Turn heat to high and bring to a boil.
Cover, reduce heat to medium low and simmer for 50 minutes or until beans and squash are tender. 
Check every 15 minutes or so.  Add more broth or water as needed to maintain the consistency you like and to prevent burning. 

Variations: 
Use summer squash.  Bring the recipe into spring and summer by subbing out winter squash for zucchini and crook neck squash.
Explore different beans: Black-eyed peas, pinto or kidney beans work well.
Use fresh beans: If you’re not into dried or canned legumes, use fresh green or waxed beans.
Try canned hominy, instead of sweet corn.
Add chilis, canned or fresh, to enhance this soup. Go for mild or spicy.
Thicken the soup by adding some masa harina toward the end of cooking to give the soup body and more corn flavor. Or, using an immersion blender, blend just a portion of the soup to thicken it up.  You can even blend canned pumpkin into the soup stock.
Add animal protein such as shredded pork, chicken or sausage of your choice, such as chorizo.
Add cheese.  This is not traditional, but shavings of queso, Parmesan, or other aged cheese add another dimension of flavor.
Make it vegan by using water or vegetable stock in place of the chicken stock.

This recipe has been adapted from The View from Great Island by Sue Moran who moved from LA to Great Island, NH to Madison, Wisconsin.  Sue loves Midwestern food culture and being near the biggest farmer's market in the country.  Her summer version of Three Sisters' Soup is pictured above.

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Story: 
There is no one authentic recipe for this soup ~ it can be made, and is made, in a variety of ways, with different combinations of ‘sisters’. Recipes for it have been passed down through generations in tribes, and have become more modernized in the process. This version uses chicken broth and fire roasted tomatoes for a flavorful broth, potatoes for their satisfaction factor, jalapeño and chipotle powder for a little kick of heat, and black beans. Tomatoes, potatoes, and peppers are all indigenous crops, native to the Americas.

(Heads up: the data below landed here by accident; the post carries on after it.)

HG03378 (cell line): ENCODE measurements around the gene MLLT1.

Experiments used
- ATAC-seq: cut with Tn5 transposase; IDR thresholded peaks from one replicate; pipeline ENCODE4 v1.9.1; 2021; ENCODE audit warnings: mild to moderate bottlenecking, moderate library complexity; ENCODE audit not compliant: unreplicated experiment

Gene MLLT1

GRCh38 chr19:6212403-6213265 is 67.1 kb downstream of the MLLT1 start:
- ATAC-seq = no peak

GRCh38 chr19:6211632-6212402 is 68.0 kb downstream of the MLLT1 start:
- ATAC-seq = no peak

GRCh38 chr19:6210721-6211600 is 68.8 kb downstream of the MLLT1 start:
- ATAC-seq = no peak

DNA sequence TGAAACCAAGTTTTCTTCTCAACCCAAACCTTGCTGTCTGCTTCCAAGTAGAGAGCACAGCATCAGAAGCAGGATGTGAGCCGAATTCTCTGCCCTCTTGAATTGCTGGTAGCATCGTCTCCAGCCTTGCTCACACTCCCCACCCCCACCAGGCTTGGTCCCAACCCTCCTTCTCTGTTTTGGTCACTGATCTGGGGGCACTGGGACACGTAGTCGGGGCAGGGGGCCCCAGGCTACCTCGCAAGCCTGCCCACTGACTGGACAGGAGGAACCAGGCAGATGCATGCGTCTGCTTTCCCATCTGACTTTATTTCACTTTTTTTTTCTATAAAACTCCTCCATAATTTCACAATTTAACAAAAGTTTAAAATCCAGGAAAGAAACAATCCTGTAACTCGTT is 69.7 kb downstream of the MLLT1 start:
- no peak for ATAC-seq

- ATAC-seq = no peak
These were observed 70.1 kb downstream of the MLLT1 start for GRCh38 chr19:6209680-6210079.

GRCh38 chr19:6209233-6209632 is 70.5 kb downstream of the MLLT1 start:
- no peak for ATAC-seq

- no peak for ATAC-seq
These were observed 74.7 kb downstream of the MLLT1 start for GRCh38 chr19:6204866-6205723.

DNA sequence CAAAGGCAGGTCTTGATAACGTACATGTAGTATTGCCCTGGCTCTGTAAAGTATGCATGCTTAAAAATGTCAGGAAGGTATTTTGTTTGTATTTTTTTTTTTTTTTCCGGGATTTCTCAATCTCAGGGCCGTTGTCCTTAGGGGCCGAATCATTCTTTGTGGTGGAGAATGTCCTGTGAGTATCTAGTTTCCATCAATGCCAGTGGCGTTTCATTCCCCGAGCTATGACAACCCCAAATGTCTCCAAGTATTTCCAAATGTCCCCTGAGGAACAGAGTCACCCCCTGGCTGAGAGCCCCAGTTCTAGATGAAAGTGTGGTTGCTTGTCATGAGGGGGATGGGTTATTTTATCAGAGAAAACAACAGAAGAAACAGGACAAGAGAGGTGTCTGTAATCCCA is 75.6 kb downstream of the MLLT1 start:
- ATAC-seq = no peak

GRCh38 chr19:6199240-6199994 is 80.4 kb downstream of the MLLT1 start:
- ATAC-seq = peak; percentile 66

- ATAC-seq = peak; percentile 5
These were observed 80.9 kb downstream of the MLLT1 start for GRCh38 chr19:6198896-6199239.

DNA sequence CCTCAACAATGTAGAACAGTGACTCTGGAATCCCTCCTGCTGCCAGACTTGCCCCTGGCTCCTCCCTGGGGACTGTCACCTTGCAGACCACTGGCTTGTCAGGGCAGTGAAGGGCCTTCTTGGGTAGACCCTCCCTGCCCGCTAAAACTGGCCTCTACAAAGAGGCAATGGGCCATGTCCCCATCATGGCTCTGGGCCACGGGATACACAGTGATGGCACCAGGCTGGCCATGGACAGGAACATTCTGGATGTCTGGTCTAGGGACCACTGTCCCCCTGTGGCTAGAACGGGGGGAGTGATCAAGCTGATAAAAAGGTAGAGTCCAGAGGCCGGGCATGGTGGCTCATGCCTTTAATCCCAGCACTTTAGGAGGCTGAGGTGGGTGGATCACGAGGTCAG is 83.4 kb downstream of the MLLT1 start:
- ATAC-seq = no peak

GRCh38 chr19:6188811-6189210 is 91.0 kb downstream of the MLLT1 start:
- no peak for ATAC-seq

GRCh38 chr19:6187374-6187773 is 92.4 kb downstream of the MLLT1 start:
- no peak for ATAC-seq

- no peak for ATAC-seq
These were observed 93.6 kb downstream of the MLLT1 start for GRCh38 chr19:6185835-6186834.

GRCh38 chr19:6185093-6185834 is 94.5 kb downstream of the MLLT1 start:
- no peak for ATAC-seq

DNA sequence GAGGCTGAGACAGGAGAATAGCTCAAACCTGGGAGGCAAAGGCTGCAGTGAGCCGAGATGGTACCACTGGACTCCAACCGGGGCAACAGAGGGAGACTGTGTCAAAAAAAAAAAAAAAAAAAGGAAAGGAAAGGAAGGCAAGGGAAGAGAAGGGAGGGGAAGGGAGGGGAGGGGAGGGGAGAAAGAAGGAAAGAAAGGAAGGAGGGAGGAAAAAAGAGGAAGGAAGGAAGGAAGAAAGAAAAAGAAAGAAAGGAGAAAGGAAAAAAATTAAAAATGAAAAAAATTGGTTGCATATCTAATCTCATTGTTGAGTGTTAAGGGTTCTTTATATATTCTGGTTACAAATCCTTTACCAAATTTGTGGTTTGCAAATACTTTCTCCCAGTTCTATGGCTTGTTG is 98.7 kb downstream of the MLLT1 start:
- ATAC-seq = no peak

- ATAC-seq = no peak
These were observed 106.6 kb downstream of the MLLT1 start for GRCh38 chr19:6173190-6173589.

Three sisters soup celebrates the fall harvest  Three sisters refers to the combination of corn, beans, and squash, as well as to a native American companion planting technique that paired the three crops together for better productivity, and sustainable land use. The three foods have been staples in the diets of many tribes (from the Iroquois in the North, the Chickasaw in the South, and the Hopi and Navajo Nations in the Southwest) over the centuries, and this soup is a celebration of that magical trio. This hearty healthy soup provides a great story and learning opportunity as well!

Meet the three sisters. These three crops not only support each other as they grow, they have been critically important foods to Native Americans, and are particularly nourishing. In three sisters soup corn, beans and squash are a complete nutritional package with carbohydrates from the corn, protein from the beans (they provide the missing amino acids in the corn) and essential vitamins and minerals from the squash.
CORN ~ the tall corn provides support for the beans vines to grow on.
BEANS ~ add nitrogen into the soil to fertilize the corn and squash. These can be fresh or dried beans.
SQUASH ~ this refers to both winter and summer squash, both of which are low to the ground crops which provide shade to keep the ground moist and prevent weeds.
Speaking of Squash:

Check out the Seasoned Franciscan next week for how to roast squash seeds (even touch pumpkin seeds) and season them 5 ways. 

P.S.  If you haven’t yet seen Ken Burns' PBS special on "The American Buffalo", it is another learning invitation for all white people.  It isn't just about Bison as food.  Burns thoughtfully tells the story of the history and tragedy of this important lifegiving animal in Native history and that of our country.  It is often difficult to watch, but Burns offers both challenge and hope.  VLK

Native American Corn Hominy Soup

Tuesday, November 8th 2022 6:00 am

Hominy Corn Soup

Ingredients:
3/4 pound pork loin chops, cubed (save the bones for the soup as well)
2 15.5 oz cans hominy, drained and rinsed
3 medium-sized potatoes, peeled and diced
1 15.5 oz cans kidney beans, drained and rinsed
Salt and pepper

Directions:

  1. In a large deep pot of salted water, bring the meat (and bones, if using) to a boil. Cook at a gentle boil for 45 minutes. This creates a flavorful broth.
    Add the hominy to the pot gently boil for another 45 minutes. In the meantime, boil the diced potatoes in a separate pot until fork tender, drain and cool to stop the cooking process.
    Add the cooled potatoes and beans to the soup mixture. Add up to 2 C of water to the soup until it is your desired consistency.
    Variations: Pork hocks, salt pork can be used. Omit or limit salt. You can also use chicken thighs and substitute stock instead of water.

Story: